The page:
The Brooklyn Rail

MAR 2020

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MAR 2020 Issue
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Two Poems


One problem with being a poet—perhaps the least of a poet’s problems—is that a poet can always be “working on something.” Other artists are comforted by the restrictions of their media, but I have no canvas, no dividing line, I’m always looking for material.

Walking I advertise my continuous self-scrutiny. Engineers, florists, anyone can worry a problem by not thinking about it, until stepping off a bus an equation emerges from the recesses of consciousness—“insight” implying a movement towards—but for poets walking itself is algorithmic: meaning built into the relationship between an expressed thought and the rhythm of its expression, as in Wordsworth’s hill-climbing poems written in Lake District cadences.

Jackson Pollock, instructed by Hans Hofmann to enroll in his school and work from nature replied, I am nature.


I’m fascinated by the idea of alternative autobiography. Walking as a form of revision. Self-consciousness as a state whose cultivation means I find it odd to continue to learn about myself despite the accompanying discomfort.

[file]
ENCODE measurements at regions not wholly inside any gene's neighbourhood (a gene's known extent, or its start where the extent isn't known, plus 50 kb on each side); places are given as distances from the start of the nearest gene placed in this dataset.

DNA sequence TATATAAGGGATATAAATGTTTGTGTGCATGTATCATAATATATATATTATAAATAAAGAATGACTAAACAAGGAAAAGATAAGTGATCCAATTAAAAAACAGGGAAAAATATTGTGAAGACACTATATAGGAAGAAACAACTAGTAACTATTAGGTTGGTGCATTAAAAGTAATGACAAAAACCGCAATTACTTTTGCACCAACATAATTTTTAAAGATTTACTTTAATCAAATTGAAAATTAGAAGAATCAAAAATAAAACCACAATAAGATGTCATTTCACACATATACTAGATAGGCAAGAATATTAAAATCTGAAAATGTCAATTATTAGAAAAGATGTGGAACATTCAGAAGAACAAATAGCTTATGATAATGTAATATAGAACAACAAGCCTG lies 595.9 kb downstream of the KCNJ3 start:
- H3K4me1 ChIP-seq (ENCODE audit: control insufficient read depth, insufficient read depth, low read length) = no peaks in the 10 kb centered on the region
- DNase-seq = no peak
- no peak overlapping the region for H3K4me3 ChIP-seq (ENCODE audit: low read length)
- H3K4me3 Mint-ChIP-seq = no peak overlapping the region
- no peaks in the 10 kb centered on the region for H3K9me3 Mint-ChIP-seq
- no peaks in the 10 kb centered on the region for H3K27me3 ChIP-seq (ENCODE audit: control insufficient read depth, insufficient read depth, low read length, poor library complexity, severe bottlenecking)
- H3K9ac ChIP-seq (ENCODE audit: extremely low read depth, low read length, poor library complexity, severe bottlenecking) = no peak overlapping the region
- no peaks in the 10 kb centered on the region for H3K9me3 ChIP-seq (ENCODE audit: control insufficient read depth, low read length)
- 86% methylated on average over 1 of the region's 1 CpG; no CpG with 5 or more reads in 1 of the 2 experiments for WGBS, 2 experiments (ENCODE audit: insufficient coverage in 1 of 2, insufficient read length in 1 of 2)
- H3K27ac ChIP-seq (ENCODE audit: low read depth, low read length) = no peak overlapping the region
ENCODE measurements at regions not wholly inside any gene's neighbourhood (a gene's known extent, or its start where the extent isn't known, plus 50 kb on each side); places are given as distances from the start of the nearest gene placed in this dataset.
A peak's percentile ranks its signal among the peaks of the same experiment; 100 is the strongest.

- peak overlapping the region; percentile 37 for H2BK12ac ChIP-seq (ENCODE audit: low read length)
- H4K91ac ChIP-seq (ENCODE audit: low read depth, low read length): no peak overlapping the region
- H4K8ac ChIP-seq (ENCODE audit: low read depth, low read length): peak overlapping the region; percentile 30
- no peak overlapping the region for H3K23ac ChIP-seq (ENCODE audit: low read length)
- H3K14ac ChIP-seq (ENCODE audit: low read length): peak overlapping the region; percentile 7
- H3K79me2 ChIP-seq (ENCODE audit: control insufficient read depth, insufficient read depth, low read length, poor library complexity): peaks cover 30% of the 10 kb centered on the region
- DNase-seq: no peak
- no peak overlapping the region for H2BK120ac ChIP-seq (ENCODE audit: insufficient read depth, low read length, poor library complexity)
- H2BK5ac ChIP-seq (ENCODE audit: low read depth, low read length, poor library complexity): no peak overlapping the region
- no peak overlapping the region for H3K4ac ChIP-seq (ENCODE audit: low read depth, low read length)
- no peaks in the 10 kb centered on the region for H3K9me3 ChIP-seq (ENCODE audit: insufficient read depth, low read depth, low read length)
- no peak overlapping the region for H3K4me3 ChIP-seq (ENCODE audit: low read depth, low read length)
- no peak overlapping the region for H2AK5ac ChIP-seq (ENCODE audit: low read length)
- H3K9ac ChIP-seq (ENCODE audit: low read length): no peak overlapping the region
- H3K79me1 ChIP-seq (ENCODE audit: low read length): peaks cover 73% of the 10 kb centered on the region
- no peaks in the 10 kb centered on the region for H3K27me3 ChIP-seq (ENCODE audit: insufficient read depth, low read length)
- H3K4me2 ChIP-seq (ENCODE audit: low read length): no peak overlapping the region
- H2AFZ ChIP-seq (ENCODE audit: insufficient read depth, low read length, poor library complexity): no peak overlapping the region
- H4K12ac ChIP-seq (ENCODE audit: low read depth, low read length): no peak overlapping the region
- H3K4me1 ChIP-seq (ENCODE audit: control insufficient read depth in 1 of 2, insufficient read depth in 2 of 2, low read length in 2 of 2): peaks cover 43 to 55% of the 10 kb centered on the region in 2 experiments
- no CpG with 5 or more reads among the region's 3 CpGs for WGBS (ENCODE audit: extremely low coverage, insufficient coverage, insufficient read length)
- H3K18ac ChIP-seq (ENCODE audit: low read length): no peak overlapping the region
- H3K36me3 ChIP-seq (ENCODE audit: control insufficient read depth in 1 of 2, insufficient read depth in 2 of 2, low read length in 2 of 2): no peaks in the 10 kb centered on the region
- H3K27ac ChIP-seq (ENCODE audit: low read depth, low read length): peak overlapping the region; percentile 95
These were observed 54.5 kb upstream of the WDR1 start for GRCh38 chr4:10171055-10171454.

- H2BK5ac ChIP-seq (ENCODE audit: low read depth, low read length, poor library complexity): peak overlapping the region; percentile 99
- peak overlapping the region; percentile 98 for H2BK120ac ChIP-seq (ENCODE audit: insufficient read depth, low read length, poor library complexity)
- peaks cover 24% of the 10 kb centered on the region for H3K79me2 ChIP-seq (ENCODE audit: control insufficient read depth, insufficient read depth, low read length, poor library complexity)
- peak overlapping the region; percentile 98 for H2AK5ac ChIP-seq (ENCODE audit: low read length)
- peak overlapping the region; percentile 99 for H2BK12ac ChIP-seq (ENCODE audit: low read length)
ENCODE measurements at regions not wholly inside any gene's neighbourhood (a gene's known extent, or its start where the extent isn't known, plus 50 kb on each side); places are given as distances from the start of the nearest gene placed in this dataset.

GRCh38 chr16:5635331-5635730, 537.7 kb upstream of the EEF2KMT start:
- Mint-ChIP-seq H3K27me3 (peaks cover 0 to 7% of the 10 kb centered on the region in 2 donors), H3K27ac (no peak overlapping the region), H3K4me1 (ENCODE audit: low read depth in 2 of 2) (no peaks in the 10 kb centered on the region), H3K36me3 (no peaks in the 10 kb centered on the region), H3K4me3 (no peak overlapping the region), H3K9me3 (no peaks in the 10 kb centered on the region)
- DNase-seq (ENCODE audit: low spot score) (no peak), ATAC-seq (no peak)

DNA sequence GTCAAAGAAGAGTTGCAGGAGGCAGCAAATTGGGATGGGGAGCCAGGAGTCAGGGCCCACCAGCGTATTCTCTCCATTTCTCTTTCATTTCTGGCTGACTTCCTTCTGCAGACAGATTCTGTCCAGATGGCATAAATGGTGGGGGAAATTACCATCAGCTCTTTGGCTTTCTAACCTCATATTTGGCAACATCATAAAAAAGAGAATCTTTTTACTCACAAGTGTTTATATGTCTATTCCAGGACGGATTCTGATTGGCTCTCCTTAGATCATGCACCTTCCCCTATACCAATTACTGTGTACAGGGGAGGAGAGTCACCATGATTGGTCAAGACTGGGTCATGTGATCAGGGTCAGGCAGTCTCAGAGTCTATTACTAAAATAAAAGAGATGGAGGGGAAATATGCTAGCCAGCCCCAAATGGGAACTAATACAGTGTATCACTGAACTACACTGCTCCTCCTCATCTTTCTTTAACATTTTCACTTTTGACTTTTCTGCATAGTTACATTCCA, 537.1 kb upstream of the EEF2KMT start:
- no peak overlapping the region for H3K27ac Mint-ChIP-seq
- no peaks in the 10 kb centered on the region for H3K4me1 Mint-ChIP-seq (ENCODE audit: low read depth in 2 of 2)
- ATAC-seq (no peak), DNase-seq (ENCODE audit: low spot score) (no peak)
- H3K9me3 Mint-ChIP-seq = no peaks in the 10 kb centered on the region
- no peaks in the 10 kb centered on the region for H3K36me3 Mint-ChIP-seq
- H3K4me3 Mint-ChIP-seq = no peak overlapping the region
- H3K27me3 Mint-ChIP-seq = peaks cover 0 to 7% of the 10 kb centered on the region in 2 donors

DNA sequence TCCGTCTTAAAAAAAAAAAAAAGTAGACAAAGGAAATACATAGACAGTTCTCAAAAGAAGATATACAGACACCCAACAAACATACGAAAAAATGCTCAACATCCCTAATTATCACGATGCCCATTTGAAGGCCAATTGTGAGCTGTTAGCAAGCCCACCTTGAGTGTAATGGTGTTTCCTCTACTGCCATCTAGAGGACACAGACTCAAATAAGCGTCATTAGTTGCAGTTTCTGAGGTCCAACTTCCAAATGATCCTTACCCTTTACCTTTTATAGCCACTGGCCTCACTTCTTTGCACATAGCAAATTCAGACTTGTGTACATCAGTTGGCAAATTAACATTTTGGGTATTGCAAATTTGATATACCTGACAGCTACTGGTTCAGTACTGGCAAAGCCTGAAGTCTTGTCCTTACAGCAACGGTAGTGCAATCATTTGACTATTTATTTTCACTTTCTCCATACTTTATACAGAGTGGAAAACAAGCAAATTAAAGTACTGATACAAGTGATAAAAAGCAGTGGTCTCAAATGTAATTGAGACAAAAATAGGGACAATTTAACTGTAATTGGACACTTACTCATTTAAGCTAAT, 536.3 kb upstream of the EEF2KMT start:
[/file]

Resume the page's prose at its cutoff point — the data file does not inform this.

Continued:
Forgive my supposed disbelief in self-congratulation, the minor victories of my inner know-it-all.

And you? Friends you know only as you could? Artists whose work you worship and in turn their subjects who were known by parents, children, historians?

Why would someone else imagine you were here? You can be a poet’s poet, or an artist’s artist, you should be able to be a people person.


Yes, I am comfortable
with the thought that looking
at a piece of art you might stare
hard enough for a miniature
version of you to walk
down from your brain
through your mouth
along an invisible line
to try to actually get into
the artwork, which is of course
entirely possible because
the work is an idea
and what I’m really talking about
when I look at this piece
is the miniature version of me
hiding inside it. When I say,
“insight” I mean that “synonym”
means more to me than “alternate”
“substitute” or “equivalent”—
that through the closed blinds
from which my toddler son
has broken single slats of white
a sunset came in behind
the apartments that dwarf my own
last night, and every time I looked up
from the cluttered kitchen table
different colors disappeared
behind the top of that building,
I could barely see what I was missing—
when my son was born
I used to imagine what he saw
using language instead of light—


Joshua Gottlieb-Miller

is a poet. He lives and studies in Houston, TX, with his family.


The Brooklyn Rail

MAR 2020

All Issues